Capital investment in HR data analytics is at an all-time high. But while organizations recognize the technology's power to help organizations make more-informed decisions, business leaders are also concerned about the trustworthiness of these tools.
Recent research from Dutch professional-services firm KPMG indicates a significant trust gap. In the survey of 2,190 senior executives from Australia, Brazil, China, France, Germany, India, South Africa, the U.K. and the U.S., just 35 percent said they have a high level of trust in their organization's use of data and analytics. Another 40 percent said they had reservations about relying on the data and analytics they produce, and 25 percent admitted they have either limited trust or active distrust in their data and analytics. Nearly all respondents (92 percent) worry about the impact flawed data could have on their company's business and reputation.
"Executives and managers are being asked to make major decisions based on the output of an algorithm that they didn't create and don't always fully understand," said Thomas Erwin, global head of KPMG International's Lighthouse, the firm's center of excellence for data, analytics and intelligent automation. "As a decision-maker, you really need to have confidence that the insights you are getting are reliable and accurate, but many of these executives can't even be sure if their models are of sufficient quality to be trusted. It's an uncomfortable situation for any decision-maker to be in."
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Most companies have incomplete data, said Kevin Wheeler, founder and president of the Future of Talent Institute, a San Francisco-area think tank. "Analytics functions are new to most companies and they're trying to gain credibility, so they're analyzing anything and everything and presenting tons of data in a shoddy way. I'm not surprised a CEO looks at that and says, 'What is this?' and 'Why are you telling me this?' "
Even generally accepted metrics like the gross domestic product and national productivity measurements have very low validity, Wheeler added.
"When it comes to HR data, the important criteria include how was it gathered, how large is the dataset and how long has it been analyzed? In many cases we have to wait to find out whether or not the data are useful. We're very early in understanding which analytics are important and which aren't."
Another issue is placing blind trust in quantitative analytical data—which Wheeler calls "thin data." The traditional source of hire metrics is a good example.
"No one really knows how to measure for source of hire," he said. "It's either self-reported by the candidate or reported by a tool. But let's say I saw the job ad on Facebook and then went to a party and decided to apply. I returned home and applied through the employer's careers site. The source of hire will be logged as the careers site, but that's not true. That chain becomes really hard to measure."
Quality of hire is another one, he said. "There are many definitions for it—none are wrong, but neither are any universally correct. The definitions for these metrics are poor and not generally agreed upon."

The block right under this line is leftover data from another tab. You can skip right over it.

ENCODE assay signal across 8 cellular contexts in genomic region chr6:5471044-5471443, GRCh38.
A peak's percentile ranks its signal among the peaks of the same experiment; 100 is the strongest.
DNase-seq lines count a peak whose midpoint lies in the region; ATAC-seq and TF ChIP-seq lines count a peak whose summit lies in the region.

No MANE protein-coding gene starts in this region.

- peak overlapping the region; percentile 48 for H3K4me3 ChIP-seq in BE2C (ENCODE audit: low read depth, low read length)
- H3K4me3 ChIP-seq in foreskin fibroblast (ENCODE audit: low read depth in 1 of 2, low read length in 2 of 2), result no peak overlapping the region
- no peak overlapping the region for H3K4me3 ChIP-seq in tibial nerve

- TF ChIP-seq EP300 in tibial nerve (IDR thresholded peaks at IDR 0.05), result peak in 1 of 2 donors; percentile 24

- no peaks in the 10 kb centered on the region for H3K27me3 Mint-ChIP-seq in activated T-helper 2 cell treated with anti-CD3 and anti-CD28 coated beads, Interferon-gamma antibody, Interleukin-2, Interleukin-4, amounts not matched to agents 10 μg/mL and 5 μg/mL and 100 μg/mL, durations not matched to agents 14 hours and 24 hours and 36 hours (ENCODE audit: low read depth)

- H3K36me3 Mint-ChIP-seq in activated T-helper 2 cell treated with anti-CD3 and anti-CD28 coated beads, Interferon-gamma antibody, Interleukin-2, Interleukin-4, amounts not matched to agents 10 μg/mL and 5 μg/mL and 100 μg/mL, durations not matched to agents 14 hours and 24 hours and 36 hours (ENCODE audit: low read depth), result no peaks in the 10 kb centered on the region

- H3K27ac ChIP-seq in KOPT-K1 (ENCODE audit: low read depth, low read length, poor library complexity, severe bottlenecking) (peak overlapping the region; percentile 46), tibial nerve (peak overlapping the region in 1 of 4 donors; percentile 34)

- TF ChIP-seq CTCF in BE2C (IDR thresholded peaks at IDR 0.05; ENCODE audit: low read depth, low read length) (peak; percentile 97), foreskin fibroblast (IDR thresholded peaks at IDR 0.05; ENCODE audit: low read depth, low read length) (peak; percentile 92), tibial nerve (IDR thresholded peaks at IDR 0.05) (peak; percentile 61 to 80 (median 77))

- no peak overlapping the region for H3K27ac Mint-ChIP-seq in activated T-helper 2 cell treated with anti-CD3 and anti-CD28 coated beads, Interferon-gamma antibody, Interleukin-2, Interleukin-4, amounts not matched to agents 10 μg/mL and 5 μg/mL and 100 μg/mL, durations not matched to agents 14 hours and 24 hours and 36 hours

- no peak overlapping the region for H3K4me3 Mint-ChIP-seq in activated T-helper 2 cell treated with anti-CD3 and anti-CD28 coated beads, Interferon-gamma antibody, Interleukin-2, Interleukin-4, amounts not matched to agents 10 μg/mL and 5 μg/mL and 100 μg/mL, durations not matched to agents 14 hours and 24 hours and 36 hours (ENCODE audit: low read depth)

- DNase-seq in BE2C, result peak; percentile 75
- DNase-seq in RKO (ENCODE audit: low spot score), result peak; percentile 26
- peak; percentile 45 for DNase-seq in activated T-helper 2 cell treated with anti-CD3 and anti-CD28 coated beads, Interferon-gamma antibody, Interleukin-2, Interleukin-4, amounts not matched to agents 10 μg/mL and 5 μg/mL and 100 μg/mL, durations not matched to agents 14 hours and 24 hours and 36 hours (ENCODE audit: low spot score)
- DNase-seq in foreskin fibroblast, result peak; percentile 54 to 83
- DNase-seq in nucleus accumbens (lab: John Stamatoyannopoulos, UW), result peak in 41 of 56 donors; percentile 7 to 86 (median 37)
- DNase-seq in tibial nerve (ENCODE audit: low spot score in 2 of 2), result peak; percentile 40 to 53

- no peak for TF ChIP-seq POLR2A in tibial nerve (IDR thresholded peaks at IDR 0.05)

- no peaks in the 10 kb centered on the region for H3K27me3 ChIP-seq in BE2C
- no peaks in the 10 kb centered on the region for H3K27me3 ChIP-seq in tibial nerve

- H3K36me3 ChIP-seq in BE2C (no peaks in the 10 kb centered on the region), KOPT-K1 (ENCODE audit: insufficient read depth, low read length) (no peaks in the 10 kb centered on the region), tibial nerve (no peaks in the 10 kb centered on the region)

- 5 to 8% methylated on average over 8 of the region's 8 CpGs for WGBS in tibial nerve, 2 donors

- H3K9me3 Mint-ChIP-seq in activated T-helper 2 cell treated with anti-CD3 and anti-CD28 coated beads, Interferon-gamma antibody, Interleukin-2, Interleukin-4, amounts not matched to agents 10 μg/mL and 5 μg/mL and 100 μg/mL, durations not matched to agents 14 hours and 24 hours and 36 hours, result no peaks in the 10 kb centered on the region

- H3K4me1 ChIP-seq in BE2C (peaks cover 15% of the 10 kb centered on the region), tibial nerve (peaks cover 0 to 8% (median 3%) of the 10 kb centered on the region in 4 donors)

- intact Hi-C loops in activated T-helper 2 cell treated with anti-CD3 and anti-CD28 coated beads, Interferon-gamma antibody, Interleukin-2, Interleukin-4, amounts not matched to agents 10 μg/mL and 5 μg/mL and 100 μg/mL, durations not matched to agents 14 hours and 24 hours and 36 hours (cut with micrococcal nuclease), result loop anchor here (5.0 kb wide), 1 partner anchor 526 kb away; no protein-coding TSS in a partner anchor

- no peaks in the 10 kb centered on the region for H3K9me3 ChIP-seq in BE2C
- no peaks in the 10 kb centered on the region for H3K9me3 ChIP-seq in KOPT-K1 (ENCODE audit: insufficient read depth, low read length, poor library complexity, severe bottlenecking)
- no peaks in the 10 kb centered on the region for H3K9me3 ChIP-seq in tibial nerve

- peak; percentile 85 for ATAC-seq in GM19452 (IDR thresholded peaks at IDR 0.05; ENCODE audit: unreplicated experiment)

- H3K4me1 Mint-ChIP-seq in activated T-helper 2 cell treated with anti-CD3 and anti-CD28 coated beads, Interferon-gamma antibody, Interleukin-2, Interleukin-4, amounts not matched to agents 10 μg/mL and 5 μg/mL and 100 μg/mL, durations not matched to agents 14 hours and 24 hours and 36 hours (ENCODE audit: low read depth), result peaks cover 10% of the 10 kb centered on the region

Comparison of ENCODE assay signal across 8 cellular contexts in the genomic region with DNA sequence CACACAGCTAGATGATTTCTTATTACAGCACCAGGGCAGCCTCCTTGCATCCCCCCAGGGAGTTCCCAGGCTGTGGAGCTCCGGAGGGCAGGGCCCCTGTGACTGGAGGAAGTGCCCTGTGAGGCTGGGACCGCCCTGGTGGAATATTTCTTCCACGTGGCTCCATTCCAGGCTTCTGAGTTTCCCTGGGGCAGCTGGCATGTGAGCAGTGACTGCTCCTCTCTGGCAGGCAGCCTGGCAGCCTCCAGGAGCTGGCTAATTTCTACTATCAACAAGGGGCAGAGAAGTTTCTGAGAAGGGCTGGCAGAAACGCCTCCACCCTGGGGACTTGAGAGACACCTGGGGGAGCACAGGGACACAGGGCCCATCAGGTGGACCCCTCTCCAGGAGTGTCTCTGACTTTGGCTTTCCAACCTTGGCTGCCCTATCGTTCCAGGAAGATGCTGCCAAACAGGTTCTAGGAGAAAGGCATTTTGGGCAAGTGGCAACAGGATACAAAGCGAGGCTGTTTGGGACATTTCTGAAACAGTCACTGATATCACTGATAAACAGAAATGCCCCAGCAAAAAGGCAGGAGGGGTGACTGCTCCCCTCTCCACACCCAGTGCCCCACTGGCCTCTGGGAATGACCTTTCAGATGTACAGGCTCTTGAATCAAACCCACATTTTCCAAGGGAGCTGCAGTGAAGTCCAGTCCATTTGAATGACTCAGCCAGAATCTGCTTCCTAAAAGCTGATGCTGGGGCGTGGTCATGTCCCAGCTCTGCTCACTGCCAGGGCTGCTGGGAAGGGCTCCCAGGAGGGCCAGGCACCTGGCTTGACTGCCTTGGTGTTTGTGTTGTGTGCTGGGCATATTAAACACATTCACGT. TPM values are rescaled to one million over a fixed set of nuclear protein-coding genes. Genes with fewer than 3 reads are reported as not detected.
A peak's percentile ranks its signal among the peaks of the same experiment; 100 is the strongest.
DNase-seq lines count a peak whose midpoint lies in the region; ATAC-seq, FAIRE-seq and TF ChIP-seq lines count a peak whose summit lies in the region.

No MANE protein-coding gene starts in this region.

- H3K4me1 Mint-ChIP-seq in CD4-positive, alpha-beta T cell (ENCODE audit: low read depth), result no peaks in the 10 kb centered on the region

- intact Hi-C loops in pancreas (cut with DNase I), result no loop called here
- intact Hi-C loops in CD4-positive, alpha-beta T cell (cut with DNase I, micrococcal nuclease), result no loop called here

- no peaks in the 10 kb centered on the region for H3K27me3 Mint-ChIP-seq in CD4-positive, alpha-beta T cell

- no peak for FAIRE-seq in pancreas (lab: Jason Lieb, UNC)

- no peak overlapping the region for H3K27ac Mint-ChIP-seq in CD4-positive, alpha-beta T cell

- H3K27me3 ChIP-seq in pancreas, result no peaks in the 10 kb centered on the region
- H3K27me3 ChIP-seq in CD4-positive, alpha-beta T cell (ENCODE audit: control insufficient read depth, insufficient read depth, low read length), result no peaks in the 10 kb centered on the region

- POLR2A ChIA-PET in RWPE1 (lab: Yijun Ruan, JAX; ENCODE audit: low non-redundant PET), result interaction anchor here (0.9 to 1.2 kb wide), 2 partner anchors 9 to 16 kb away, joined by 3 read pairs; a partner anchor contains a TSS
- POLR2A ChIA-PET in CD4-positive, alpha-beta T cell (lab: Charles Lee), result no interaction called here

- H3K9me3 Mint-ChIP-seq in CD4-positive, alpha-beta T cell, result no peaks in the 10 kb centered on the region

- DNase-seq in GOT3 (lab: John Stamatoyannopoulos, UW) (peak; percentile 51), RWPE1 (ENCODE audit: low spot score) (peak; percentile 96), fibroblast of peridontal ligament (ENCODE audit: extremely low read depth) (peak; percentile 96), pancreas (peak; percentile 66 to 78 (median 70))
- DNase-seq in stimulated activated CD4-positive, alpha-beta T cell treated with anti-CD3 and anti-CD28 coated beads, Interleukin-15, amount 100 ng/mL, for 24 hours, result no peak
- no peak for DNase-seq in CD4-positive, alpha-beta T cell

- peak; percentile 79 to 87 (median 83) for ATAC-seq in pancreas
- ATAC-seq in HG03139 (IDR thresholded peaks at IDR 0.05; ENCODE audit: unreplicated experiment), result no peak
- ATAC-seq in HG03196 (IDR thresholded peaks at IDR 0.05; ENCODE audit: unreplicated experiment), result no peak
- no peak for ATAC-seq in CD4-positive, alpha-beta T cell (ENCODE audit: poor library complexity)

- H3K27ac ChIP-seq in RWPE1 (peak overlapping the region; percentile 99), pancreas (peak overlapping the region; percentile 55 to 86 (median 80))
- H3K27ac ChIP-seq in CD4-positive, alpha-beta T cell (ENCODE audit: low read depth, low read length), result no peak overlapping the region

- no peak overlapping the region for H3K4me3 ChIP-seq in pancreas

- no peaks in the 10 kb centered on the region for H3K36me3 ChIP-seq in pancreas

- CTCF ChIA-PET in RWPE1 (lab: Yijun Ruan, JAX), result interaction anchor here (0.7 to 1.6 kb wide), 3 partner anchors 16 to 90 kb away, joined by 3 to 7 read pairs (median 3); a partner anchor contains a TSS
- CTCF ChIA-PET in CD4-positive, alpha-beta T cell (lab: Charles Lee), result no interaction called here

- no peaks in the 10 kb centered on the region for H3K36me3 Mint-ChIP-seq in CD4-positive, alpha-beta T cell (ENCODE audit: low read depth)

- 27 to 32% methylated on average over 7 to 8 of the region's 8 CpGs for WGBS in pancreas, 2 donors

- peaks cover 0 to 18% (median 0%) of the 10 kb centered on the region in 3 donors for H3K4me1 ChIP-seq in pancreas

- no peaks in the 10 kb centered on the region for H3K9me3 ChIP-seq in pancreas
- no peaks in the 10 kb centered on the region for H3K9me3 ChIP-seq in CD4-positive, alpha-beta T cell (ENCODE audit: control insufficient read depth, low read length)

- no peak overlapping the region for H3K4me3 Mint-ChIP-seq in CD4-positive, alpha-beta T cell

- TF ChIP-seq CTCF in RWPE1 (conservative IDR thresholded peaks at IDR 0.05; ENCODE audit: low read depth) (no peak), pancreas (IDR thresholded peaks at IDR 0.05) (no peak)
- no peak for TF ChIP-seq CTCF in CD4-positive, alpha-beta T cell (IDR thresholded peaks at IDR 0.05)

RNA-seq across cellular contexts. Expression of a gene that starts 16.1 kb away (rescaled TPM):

Who Is Responsible?
Over half of respondents (55 percent) to the KPMG study said that the company's technology function and service providers are currently held chiefly responsible for poor business decisions based on insight from faulty data analytics. Just 33 percent said responsibility would fall on the core business, such as the CEO or CHRO or functional departments. Sixty-two percent said IT should hold responsibility for poor analytics-led business decisions.
"The leaders' impulse is to absolve the core business for decisions made with machines," Erwin said. "This impulse is understandable given technology's legacy as a support service, the difficulty of assessing the trustworthiness of analytics, and the tendency to give all things technical to the 'experts.' "
But he believes this is a mistake. "As organizations begin to think about behavior of machines as parallel to the behavior of people, they should also consider new models of governance to support the leaps in trust that the human/machine workforce requires," Erwin said. "At a fundamental level, accountability of machines must be held firmly by the CEO and functional leaders."
Wheeler believes it's a shared responsibility. "Data analysts need to be candid and upfront about how good they believe the data are, how big the sample was, how reliable it was and how they collected it. They need to be honest about that."
Another issue arises when the requesters of analytics aren't sure what to ask for, he said. "If you don't know what you want to know, you'll get faulty data. And what you want to know must be realistic. Can it even be shown by analytics?"
Wheeler suggested that data analysts push back if they think the request is not fully baked, and take the time to test reliability before presenting analytics.
The Human Element
Ultimately, HR needs to be able to appreciate the value of "thick data"—thin data merged with the experience, knowledge and intuition that only humans can bring, Wheeler explained.
"The best that numbers alone can do is give us insight," he said. "If you just look at it from a shallow, quantitative perspective and take action based on that, it's probably a mistake. When you intelligently consider data to augment your own decision-making, the data become very valuable. I'm a strong advocate for using hiring assessments to provide some concrete data about a candidate, but I'm not going to base my hiring decision on it. I'm still going to use my gut."
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